“Even when you delete the entire file, we do retain a record of this transaction actually occurring. And we can then look back later on, before contemplating any audit or any CMP action to make sure we have a firm understanding of those records that you attempted to report about," Brown states.
Vermont Reports Due April 1
Open Payments is just one aspect of reporting that manufacturers must juggle this spring. Vermont reports are due April 1 as well.
Unlike the Federal Sunshine Act, which requires disclosure of certain payments, Vermont law bans most gifts from manufacturers to healthcare professionals. This means manufacturers must be weary of payments made to any prescriber practicing in Vermont to make sure such transfers of value due not break the state law.
View Vermont's guide to its law here.
For any "allowable expenditures and permitted gifts," manufacturers must disclose these amounts to the state's Attorney General. Importantly, Vermont's list of reportable "covered recipients" is more expansive than the Federal law, so as not to be pre-empted. Indeed, the “Prescribed Products Gift Ban and Disclosure Law” applies to a broad list of “health care providers” (HCP), that includes a “health care professional, a hospital, nursing home, pharmacist, health benefit plan administrator, or any other person authorized to dispense or purchase for distribution prescribed products in Vermont.” Vermont law also requires manufacturers to disclose the distribution of samples of prescribed products to Vermont HCPs.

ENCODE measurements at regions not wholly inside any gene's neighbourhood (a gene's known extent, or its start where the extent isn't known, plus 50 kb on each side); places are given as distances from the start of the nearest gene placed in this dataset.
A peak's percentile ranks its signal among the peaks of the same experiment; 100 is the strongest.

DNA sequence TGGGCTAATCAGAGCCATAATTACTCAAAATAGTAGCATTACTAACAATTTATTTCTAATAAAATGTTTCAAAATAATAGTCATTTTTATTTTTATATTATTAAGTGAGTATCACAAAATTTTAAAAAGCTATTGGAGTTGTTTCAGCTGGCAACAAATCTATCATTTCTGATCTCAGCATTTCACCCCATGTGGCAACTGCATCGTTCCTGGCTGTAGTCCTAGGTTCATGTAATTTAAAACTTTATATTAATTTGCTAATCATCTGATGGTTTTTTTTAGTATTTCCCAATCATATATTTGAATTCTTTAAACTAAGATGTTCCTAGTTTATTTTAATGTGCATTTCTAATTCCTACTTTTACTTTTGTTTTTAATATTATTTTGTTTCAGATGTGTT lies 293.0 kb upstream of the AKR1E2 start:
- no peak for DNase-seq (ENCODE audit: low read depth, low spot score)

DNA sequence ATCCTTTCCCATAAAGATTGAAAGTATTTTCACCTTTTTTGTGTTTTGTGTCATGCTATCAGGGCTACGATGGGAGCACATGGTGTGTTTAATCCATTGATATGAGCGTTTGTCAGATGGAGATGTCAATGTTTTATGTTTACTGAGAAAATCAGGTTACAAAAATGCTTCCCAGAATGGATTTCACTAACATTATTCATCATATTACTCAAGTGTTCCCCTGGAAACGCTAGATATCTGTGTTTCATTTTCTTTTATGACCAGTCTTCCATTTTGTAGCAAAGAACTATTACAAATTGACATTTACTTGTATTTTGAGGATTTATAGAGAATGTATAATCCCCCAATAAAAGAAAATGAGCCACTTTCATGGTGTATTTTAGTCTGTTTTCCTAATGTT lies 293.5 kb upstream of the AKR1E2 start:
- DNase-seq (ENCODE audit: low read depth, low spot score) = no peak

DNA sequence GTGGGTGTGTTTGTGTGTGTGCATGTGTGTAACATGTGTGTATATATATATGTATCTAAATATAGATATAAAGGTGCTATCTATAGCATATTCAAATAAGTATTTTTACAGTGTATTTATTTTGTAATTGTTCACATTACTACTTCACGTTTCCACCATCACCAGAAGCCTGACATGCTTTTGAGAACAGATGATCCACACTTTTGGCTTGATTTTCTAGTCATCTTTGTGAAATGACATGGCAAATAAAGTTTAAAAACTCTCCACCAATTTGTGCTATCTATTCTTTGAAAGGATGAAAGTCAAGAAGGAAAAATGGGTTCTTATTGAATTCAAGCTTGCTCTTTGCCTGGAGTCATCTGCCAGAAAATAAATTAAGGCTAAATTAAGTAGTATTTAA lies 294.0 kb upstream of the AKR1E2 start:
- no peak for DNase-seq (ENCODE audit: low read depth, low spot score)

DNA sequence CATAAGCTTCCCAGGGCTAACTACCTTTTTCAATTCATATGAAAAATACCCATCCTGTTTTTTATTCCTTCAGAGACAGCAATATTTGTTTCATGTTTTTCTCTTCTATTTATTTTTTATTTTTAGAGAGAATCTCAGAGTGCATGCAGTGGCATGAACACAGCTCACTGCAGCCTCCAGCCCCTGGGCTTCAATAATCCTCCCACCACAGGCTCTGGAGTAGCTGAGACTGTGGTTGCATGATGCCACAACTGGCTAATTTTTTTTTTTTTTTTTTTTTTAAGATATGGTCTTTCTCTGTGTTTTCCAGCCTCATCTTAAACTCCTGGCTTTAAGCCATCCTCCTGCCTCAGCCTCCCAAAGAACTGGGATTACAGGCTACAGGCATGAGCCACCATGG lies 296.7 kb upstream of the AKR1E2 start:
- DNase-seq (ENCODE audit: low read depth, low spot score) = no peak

Vermont has been very active on enforcement of its gift ban and disclosure law this year, and does not seem to be letting up even after the Federal Sunshine Act has come into effect. View Vermont's list of enforcement actions.
Next Up For Open Payments: Physician Review and Dispute
CMS is hosting a webinar on April 15, entitled “Prepare to Review Reported Data” targeted at physicians, teaching hospitals, and physician office staff heading into the review and dispute phase of the Open Payments cycle.
During the call, CMS will provide a brief overview of the Open Payments program and highlight the parts of the program timeline when it is most critical for physicians and teaching hospitals to be aware and get involved. The call aligns with the beginning of the program phase when physicians and teaching hospitals are able to enter the Open Payments system and review the accuracy of data submitted about them, prior to the publication of this data on the CMS website.
Provide your insight into the Open Payments submission process, or offer any issues in a comment below.